Start by checking your tire pressure, or PSI, by using a pump with a pressure gauge. If you squeeze your tires with your hand, they should feel firm. But if the tire feels squishy, use your pump and gauge to fill up the tubes to the recommended PSI, which can typically be found written on the sidewall of each tire. These numbers are usually a wide range, such as 40 to 90, and the sweet spot depends on what type of riding you’re doing. As a rule of thumb, softer is better for off-road and harder for on-road, but check with your specific manufacturer’s instructions.
To fill, loosen the plastic or metal nut at the tip of each tire’s valve, which is either a Shrader or Presta valve—most bike pumps are compatible with both. Attach the pump, then inflate by pumping with your hands or feet to the desired level. Don’t forget to put the valve cap back on once you’re finished.
“Keeping your tires in good shape and where they’re supposed to be pressure-wise is a good way to keep your tubes in good shape as well,” Riemensnider says.
Even if there isn’t a hole, the porous rubber of both tube and tire allows air to leak over time. Inspect both the tires and the inner tubes for cracks, punctures, or tears, which can be usually remedied with a patch kit or by replacing the tube. While checking the tire pressure, you should also make sure your wheels are aligned and not crooked. You can do this by opening your quick release skewer and letting the weight of the bike sit on the wheels’ skewer while loose. This should help get the wheel in position before tightening the skewer.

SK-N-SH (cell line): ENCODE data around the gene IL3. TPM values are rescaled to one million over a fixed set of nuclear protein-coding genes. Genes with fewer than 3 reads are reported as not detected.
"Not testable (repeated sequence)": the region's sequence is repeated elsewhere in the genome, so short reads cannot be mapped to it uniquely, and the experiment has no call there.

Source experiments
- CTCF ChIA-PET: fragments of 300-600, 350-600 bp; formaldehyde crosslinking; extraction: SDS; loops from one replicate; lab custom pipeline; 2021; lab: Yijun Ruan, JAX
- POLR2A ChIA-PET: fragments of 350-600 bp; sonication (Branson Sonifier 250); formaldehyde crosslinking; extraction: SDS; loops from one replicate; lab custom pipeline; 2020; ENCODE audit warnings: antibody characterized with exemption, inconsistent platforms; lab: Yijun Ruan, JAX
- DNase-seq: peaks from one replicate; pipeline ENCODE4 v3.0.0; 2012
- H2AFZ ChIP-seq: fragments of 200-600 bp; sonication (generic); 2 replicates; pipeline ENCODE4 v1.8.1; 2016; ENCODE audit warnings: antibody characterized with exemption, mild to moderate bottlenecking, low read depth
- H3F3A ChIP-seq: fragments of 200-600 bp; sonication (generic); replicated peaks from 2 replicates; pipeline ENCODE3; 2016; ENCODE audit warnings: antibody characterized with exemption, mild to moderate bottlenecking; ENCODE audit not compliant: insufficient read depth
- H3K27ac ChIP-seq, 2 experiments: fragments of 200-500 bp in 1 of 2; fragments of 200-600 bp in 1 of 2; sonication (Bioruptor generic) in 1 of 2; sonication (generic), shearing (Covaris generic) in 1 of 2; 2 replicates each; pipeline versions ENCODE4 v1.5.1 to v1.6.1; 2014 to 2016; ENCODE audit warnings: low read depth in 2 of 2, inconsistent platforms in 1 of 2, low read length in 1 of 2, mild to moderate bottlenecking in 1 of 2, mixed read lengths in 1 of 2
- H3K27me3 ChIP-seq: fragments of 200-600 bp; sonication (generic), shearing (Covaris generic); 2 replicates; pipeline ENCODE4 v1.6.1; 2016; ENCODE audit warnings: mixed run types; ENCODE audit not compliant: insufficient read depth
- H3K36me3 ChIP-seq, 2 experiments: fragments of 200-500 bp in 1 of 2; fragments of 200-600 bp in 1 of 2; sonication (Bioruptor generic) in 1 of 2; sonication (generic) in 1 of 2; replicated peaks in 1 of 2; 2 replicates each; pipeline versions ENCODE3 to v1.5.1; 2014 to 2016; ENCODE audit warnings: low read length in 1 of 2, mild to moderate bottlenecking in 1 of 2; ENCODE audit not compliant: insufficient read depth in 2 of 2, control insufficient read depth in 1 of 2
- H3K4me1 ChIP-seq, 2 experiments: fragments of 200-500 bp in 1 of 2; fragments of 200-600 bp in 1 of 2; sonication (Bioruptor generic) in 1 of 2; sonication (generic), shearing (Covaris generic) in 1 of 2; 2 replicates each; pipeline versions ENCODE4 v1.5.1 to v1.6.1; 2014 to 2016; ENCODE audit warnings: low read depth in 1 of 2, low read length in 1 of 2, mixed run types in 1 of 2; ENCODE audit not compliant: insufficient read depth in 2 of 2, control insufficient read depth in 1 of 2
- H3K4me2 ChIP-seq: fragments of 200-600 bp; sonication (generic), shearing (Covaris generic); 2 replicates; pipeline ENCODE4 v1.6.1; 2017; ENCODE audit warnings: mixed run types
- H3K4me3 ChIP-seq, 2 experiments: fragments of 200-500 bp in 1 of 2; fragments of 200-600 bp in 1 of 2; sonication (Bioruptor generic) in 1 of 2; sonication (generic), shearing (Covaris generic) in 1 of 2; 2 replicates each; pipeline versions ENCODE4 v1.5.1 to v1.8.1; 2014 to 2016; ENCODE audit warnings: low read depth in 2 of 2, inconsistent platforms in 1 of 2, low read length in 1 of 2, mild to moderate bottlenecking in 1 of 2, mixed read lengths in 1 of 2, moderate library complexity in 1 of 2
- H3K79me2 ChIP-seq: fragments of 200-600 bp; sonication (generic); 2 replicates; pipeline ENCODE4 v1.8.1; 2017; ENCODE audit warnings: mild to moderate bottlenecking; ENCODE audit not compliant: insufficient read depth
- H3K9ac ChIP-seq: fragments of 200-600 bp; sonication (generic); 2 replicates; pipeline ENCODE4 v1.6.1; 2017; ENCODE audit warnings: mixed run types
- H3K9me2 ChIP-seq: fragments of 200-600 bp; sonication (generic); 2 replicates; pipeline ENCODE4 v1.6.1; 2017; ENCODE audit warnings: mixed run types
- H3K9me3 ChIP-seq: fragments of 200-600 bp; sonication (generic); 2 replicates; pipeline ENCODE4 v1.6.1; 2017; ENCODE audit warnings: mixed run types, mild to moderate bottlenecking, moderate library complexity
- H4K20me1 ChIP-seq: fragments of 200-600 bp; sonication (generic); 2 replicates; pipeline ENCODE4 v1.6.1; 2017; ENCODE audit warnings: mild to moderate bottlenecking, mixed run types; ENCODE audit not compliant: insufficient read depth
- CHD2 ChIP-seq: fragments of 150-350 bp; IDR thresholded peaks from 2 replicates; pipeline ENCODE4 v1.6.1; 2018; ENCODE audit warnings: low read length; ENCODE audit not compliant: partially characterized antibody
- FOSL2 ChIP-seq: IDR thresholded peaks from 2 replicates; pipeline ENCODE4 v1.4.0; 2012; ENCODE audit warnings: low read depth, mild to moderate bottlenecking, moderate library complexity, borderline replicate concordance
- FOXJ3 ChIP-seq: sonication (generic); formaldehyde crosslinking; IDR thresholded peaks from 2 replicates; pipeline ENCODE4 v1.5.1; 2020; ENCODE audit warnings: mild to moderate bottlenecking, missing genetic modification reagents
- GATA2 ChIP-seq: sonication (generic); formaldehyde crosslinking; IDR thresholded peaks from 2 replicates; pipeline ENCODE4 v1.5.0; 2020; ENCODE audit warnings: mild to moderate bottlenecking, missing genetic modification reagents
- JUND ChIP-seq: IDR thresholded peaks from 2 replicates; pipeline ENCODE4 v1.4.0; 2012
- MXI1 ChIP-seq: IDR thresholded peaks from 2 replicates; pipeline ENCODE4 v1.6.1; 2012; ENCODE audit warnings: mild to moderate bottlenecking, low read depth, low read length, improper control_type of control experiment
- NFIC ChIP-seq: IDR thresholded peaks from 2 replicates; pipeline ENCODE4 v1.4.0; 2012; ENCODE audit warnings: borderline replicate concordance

Smart Tip: Run into trouble on a ride? Your AAA Membership includes towing for your bike in case you find yourself with an unfixable flat tire or broken chain.
5. Check your brakes.
When you squeeze your brake levers, you should feel some tension when the brake pads make contact with the rim or disc, depending on the type of brakes you have. “If there’s no resistance and you can pull your lever all the way back to the bar, it’s likely your brakes need to be tightened,” Blonsky says. “Another good indicator is [that] you’re not slowing down as much as you want to.”